• And speaking of RJ: Johnson's first start likely April 18 or 19 - "Johnson is scheduled for three minor-league appearances before making his D-Backs season debut, likely on April 18 or 19 at San Diego. The tentative schedule has Johnson pitching on Tuesday in an Arizona minor-league intrasquad game in Tucson, on April 8 for Single-A Visalia at Modesto, and April 13 for Triple-A Tucson against Colorado Springs."

  • D-Backs poised for long ride on wave of talent - "There are no guarantees in baseball. Today's prospect is tomorrow's has-been. If we knew that Stephen Drew, Chris Young, Carlos Quentin, Conor Jackson, Miguel Montero and Justin Upton were going to become stars, we wouldn't be writing this column. We'd be in Las Vegas. But, if first impressions are any indication, the Diamondbacks are about to take their fans on a long, enjoyable trip. And it's about time." -- Scott Bordow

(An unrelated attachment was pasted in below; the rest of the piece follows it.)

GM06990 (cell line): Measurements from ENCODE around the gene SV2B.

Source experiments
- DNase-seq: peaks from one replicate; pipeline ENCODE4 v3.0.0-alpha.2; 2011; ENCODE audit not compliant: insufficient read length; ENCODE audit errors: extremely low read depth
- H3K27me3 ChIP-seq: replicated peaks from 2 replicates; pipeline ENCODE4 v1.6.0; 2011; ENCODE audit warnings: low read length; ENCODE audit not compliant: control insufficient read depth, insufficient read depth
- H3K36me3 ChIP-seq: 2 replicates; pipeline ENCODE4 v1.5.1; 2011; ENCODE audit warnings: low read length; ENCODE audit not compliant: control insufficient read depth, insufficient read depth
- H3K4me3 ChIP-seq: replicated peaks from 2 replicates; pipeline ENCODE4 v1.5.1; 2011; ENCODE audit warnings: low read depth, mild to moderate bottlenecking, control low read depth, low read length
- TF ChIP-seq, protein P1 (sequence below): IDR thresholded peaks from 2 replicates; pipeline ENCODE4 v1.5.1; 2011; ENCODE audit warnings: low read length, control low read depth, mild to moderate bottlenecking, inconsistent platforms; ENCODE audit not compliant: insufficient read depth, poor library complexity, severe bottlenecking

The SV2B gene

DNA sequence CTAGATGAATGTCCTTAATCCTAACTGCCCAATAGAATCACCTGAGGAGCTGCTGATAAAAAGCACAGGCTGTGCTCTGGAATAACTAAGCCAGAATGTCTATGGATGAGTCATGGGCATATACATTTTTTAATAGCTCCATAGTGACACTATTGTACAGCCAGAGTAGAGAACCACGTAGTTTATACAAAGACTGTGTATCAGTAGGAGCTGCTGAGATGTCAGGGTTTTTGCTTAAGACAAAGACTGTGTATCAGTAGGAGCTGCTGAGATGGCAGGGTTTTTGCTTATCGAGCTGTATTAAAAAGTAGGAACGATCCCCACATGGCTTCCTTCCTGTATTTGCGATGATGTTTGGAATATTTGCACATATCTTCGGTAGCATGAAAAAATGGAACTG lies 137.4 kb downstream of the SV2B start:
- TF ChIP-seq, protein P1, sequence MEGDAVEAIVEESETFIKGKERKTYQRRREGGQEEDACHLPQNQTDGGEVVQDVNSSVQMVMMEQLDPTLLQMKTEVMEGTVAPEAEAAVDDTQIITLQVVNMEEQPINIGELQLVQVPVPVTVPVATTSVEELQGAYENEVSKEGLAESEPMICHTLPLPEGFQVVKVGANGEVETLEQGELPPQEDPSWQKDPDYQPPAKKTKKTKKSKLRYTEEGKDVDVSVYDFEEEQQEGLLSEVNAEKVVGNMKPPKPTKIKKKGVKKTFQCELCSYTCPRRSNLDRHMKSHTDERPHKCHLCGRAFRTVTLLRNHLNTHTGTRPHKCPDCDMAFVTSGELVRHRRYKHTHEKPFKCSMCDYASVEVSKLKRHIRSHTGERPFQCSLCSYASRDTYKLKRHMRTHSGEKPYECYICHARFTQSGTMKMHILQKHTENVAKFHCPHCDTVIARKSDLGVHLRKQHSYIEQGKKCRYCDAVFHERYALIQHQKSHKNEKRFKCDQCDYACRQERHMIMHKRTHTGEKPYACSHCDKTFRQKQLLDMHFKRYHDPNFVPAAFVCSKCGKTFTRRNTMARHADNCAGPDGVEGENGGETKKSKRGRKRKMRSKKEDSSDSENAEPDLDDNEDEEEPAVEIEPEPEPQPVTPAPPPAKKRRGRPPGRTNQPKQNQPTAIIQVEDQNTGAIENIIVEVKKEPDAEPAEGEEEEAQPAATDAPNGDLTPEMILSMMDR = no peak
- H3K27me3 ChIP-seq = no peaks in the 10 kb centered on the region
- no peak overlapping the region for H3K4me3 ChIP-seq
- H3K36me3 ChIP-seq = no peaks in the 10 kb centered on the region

• New look, new hope - "They climbed the organizational ladder with stunning haste, compiling eye-popping numbers and eliciting nods from the guys who fill out scouting reports. They hit line drives with such consistency that, were all things equal, they would have been here at this time a year ago. All things weren't equal, though, not with veterans and contracts and the business end of baseball blocking the way of the most promising crop of young hitters in Diamondbacks history. The path is clear now. Their time has come and it could last a while." -- Nick Piecoro